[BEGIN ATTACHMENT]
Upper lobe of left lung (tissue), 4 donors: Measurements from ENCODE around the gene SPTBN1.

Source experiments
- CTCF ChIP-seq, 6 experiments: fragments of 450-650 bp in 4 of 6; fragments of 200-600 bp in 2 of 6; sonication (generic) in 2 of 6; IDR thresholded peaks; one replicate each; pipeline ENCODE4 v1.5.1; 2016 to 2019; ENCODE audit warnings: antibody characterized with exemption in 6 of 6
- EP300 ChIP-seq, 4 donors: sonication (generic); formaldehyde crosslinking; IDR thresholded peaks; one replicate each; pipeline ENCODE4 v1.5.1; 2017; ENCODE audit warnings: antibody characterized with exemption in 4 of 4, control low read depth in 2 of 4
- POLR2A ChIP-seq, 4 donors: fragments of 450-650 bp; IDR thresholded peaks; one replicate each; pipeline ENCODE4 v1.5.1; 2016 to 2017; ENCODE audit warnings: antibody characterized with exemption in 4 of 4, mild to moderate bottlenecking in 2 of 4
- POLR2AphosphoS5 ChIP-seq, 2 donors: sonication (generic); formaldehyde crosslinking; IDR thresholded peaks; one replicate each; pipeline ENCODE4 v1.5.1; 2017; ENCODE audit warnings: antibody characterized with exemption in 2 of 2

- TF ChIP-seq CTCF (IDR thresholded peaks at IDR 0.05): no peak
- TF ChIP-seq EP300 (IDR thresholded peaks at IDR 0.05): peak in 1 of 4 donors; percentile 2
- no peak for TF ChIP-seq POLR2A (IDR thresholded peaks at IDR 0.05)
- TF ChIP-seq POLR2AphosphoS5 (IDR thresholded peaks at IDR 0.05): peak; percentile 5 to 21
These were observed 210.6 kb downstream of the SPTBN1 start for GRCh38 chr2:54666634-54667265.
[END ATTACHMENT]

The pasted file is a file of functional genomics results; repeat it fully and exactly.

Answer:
Upper lobe of left lung (tissue), 4 donors: Measurements from ENCODE around the gene SPTBN1.

Source experiments
- CTCF ChIP-seq, 6 experiments: fragments of 450-650 bp in 4 of 6; fragments of 200-600 bp in 2 of 6; sonication (generic) in 2 of 6; IDR thresholded peaks; one replicate each; pipeline ENCODE4 v1.5.1; 2016 to 2019; ENCODE audit warnings: antibody characterized with exemption in 6 of 6
- EP300 ChIP-seq, 4 donors: sonication (generic); formaldehyde crosslinking; IDR thresholded peaks; one replicate each; pipeline ENCODE4 v1.5.1; 2017; ENCODE audit warnings: antibody characterized with exemption in 4 of 4, control low read depth in 2 of 4
- POLR2A ChIP-seq, 4 donors: fragments of 450-650 bp; IDR thresholded peaks; one replicate each; pipeline ENCODE4 v1.5.1; 2016 to 2017; ENCODE audit warnings: antibody characterized with exemption in 4 of 4, mild to moderate bottlenecking in 2 of 4
- POLR2AphosphoS5 ChIP-seq, 2 donors: sonication (generic); formaldehyde crosslinking; IDR thresholded peaks; one replicate each; pipeline ENCODE4 v1.5.1; 2017; ENCODE audit warnings: antibody characterized with exemption in 2 of 2

- TF ChIP-seq CTCF (IDR thresholded peaks at IDR 0.05): no peak
- TF ChIP-seq EP300 (IDR thresholded peaks at IDR 0.05): peak in 1 of 4 donors; percentile 2
- no peak for TF ChIP-seq POLR2A (IDR thresholded peaks at IDR 0.05)
- TF ChIP-seq POLR2AphosphoS5 (IDR thresholded peaks at IDR 0.05): peak; percentile 5 to 21
These were observed 210.6 kb downstream of the SPTBN1 start for GRCh38 chr2:54666634-54667265.